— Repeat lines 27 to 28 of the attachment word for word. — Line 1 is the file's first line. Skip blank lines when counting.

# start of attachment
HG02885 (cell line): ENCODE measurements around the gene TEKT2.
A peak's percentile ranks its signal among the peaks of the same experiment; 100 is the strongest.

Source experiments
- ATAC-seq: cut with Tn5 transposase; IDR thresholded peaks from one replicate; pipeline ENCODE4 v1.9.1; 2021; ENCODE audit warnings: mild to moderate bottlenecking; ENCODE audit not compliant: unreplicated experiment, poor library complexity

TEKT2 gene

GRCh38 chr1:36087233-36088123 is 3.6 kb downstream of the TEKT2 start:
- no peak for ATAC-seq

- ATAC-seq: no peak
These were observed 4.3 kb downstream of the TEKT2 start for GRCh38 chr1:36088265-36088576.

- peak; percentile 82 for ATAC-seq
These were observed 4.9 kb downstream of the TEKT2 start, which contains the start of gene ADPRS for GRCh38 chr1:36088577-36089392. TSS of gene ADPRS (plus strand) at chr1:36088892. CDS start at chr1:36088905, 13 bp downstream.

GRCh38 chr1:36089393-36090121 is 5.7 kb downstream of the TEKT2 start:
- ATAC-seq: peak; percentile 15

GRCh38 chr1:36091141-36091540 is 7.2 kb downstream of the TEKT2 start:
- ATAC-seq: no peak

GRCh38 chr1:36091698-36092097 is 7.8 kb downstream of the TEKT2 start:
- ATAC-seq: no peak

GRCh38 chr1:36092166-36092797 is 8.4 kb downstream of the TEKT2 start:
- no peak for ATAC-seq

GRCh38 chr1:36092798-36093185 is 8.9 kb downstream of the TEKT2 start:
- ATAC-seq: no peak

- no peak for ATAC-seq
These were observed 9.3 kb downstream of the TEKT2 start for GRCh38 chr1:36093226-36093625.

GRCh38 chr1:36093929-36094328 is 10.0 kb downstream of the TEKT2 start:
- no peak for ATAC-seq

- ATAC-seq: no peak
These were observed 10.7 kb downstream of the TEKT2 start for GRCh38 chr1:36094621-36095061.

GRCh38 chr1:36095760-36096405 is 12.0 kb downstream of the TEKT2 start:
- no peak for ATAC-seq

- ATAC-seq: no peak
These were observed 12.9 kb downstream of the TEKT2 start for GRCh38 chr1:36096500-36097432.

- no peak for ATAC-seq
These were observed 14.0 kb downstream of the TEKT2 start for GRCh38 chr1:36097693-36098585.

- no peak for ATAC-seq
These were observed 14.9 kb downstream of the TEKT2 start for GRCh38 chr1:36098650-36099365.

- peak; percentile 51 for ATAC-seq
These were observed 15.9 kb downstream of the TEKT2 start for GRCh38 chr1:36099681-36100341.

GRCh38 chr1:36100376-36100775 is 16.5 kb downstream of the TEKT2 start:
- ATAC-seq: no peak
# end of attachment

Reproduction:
These were observed 10.7 kb downstream of the TEKT2 start for GRCh38 chr1:36094621-36095061.

GRCh38 chr1:36095760-36096405 is 12.0 kb downstream of the TEKT2 start: